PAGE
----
Although the Food and Drug Administration recently recommended a second COVID-19 vaccine booster dose for older Americans, the country has had to confront an ongoing struggle -- problems getting initial vaccination series, let alone first booster shots into arms.
Solutions to the issue of uptake are critical because they not only affect us now, but are a problem that we will likely have to confront for years to come as COVID becomes endemic in the population. This may mean more frequent boosters until we are able to develop an annual multiple-part immunization package, having a combined COVID and influenza vaccine, for instance.
Here are the five things to know about boosters and what we can take to increase uptake nationally:
First, the science clearly shows boosters are effective. Data released last month from the L.A. County Department of Public Health shows that individuals who were vaccinated but not yet boosted had six times the protection from a COVID-19 ICU admission compared to the unvaccinated. Yet, for individuals who had the booster, this protection increased to ninefold. This translates to a 50% increased risk of an ICU stay for those fully vaccinated yet without their booster compared to those who received their booster. The bottom line here is clear: booster doses offer critical additional life-saving protection from COVID.
Second, the science only goes so far. Oftentimes it’s more the messenger than the scientific message that matters. A new study on societal trust from the Ad Council showed that when it comes to COVID-19, Americans trust their partners (61%), medical professionals (61%), scientists (54%) and close family members (52%) most. The COVID-19 Community Corps program by the U.S. Department of Health & Human Services and the ThisIsOurShot-VacunateYa coalition, which we are involved with, are two examples of efforts to mobilize trusted messengers. These initiatives provide support, training, and messaging resources to on-the-ground trusted voices such as healthcare workers, parent and family organizations, faith leaders and Black and Latino focused community groups to tackle difficult vaccine conversations. Such efforts to enlist and empower trusted messengers with the knowledge and tools necessary toward having successful vaccine conversations will be essential to increasing booster uptake.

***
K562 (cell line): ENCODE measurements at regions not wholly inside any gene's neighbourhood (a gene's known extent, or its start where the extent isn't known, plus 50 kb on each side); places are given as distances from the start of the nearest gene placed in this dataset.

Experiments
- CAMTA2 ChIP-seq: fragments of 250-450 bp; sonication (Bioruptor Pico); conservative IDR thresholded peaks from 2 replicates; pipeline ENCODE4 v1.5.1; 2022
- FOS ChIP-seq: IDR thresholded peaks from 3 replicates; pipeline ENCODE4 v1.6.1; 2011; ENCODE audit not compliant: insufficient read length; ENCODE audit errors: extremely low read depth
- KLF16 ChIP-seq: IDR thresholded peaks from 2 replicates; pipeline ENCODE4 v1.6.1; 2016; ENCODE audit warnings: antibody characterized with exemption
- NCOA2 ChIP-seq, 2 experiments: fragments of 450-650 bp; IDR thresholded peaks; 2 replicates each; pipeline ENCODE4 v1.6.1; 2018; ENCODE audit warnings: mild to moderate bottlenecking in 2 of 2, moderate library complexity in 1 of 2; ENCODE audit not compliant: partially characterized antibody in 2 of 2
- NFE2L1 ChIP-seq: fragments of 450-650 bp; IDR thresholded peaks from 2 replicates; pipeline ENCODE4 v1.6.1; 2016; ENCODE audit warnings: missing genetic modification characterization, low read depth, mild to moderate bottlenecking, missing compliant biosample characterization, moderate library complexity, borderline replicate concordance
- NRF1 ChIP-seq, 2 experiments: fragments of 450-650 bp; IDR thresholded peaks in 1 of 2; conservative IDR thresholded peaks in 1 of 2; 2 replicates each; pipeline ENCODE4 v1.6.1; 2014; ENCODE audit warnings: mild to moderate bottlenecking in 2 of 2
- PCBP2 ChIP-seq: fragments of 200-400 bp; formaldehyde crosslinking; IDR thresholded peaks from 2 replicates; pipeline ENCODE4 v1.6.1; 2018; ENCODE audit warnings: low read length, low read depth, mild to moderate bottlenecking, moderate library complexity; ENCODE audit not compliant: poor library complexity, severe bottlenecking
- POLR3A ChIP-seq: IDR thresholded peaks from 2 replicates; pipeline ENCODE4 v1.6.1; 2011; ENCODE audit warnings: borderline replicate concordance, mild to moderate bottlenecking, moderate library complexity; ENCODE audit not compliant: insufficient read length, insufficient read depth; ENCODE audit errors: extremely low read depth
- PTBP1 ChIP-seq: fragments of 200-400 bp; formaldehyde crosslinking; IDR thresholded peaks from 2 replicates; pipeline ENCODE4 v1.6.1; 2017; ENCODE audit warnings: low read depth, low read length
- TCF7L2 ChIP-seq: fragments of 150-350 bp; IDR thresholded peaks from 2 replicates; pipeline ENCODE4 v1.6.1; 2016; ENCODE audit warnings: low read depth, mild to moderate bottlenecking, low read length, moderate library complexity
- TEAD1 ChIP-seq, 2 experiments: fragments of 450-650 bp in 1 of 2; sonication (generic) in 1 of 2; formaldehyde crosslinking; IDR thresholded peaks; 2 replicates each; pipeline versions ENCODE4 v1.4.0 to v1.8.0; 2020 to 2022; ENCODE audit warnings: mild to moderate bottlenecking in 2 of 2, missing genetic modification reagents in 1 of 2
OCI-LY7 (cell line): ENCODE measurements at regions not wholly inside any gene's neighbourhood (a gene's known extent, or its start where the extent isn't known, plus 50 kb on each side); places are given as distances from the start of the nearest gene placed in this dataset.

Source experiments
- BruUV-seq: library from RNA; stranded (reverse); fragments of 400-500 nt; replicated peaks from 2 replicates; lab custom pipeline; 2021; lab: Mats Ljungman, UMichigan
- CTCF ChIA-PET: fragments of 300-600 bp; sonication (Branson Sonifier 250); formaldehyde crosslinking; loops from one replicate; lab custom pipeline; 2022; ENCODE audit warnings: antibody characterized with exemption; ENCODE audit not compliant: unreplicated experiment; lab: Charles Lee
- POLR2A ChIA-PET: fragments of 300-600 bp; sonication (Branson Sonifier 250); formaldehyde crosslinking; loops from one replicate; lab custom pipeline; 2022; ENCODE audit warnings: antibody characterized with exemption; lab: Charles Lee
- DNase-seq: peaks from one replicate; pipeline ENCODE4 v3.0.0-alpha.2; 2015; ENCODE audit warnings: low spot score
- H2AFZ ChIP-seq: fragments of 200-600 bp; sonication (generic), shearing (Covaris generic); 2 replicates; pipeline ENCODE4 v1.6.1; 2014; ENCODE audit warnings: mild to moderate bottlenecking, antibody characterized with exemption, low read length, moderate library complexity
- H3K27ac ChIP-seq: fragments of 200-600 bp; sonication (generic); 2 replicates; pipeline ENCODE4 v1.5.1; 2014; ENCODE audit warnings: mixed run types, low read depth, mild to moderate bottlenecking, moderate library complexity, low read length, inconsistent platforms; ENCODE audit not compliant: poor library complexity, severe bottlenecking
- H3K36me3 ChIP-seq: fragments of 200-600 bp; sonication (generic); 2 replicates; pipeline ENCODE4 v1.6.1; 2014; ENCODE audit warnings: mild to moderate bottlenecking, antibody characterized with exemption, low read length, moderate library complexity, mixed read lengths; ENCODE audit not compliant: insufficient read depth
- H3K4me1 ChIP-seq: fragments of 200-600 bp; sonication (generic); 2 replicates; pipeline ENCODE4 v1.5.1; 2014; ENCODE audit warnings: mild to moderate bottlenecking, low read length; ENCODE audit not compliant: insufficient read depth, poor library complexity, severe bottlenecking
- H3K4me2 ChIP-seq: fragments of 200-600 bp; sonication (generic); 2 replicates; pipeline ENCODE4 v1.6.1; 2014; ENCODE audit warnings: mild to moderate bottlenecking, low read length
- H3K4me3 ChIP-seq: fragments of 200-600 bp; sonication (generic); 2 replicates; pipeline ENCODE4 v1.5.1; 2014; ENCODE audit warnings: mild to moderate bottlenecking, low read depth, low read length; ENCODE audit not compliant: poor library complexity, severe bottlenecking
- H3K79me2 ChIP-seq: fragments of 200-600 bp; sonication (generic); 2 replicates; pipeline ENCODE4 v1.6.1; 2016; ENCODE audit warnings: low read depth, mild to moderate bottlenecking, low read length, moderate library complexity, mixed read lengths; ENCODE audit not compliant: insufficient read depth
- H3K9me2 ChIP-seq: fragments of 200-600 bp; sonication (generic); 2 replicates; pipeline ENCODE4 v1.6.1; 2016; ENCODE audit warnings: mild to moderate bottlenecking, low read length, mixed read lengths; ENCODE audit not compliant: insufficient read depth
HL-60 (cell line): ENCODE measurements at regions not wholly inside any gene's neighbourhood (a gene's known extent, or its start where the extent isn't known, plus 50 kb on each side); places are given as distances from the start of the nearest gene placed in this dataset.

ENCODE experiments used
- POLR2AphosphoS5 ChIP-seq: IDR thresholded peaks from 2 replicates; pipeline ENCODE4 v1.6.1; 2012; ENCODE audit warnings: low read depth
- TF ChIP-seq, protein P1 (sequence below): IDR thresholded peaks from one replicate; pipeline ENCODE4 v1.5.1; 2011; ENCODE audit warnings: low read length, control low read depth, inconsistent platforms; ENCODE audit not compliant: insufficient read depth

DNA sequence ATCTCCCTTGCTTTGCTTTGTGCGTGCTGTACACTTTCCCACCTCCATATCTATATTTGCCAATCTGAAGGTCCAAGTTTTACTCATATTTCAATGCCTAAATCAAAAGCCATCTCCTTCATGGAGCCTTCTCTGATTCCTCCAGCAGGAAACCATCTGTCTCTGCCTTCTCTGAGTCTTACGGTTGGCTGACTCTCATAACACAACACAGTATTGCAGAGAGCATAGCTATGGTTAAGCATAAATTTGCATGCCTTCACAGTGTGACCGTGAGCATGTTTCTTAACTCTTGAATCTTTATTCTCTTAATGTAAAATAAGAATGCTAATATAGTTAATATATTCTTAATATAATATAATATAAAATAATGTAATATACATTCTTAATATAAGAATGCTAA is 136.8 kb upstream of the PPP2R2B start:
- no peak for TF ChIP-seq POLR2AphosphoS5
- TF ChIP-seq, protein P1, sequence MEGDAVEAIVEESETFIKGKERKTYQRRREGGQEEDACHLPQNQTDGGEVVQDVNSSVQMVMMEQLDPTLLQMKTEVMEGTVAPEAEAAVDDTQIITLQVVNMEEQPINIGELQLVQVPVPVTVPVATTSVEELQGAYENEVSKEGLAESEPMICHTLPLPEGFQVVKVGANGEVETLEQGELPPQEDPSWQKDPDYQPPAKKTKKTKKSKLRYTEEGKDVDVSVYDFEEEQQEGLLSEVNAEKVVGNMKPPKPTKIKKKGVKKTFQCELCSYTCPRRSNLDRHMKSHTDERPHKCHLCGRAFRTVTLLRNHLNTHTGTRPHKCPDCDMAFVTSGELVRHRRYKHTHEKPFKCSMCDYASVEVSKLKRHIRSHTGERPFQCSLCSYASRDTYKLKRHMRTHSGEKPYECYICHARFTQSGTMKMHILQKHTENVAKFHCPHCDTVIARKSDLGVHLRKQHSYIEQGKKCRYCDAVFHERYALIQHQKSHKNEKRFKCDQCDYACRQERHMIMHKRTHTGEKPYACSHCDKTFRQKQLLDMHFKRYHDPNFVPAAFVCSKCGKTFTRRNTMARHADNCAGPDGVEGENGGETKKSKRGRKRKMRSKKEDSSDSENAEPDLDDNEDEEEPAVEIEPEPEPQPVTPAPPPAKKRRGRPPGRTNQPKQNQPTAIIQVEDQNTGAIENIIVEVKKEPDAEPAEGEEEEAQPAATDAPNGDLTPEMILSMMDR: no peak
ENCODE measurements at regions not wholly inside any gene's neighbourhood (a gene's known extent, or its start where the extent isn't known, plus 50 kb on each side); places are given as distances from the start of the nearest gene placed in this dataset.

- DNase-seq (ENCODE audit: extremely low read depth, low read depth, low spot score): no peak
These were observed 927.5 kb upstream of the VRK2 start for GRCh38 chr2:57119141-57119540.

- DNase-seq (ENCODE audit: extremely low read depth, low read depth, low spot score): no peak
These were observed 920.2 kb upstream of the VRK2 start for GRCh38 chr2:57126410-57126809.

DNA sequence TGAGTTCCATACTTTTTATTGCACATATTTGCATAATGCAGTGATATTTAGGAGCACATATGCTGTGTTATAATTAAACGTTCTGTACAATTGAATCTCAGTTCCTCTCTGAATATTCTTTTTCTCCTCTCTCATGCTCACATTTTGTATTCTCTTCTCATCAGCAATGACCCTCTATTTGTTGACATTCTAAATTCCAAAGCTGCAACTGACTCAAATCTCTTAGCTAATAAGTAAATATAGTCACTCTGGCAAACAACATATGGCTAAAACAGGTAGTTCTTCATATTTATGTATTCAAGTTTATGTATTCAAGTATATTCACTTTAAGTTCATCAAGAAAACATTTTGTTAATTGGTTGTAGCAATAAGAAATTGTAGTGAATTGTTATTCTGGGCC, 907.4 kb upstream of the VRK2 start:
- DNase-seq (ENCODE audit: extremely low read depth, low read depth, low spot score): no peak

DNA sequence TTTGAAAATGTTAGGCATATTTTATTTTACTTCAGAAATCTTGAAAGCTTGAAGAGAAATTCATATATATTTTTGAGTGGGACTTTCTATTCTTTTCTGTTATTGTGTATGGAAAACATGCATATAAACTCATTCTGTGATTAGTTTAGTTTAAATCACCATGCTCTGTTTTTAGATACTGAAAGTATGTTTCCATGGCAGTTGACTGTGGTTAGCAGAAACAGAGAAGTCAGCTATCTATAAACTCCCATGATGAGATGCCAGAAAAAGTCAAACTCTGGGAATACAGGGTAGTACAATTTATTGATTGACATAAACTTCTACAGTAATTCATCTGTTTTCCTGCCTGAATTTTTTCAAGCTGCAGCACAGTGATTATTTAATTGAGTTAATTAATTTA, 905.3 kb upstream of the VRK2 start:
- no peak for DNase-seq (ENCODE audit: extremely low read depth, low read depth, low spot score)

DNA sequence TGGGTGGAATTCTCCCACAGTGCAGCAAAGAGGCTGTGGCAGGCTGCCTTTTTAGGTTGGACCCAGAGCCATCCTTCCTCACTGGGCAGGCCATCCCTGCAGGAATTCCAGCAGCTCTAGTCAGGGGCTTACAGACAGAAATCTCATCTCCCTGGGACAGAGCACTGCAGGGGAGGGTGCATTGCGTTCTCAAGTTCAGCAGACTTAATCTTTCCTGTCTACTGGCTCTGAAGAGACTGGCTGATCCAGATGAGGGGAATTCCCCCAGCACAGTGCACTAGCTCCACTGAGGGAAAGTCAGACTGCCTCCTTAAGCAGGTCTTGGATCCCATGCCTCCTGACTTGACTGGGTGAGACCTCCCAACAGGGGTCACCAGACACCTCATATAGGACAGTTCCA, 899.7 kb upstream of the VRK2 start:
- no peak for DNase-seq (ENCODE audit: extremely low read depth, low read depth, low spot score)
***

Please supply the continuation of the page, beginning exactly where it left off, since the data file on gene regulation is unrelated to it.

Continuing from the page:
Such efforts will be essential to increasing booster uptake. Unless we actively enlist and mobilize those closest to our lives whom we trust most to encourage and recommend the booster, we will find success hard to come by.
Third, we must normalize boosters as an expected and routine part of vaccination. Indeed, boosters are a way of life now. Just like it’s necessary to keep one’s home or car in good condition through regular upkeep and maintenance, so too does the human body require regular maintenance. The fact is that immune protection fades over time for most vaccines. Regular maintenance includes updates to the immune system in the form of regular and frequent vaccinations. For example, a typical American by age 90 will have received 14 tetanus doses between their primary series and boosters altogether. This has helped lead to a 99% decrease in the deaths from tetanus since 1947 in the United States. Today, we average just 30 cases of tetanus annually. The take home message is clear: ongoing booster doses are critical updates to the human immune system, and this keeps the body healthy and functioning.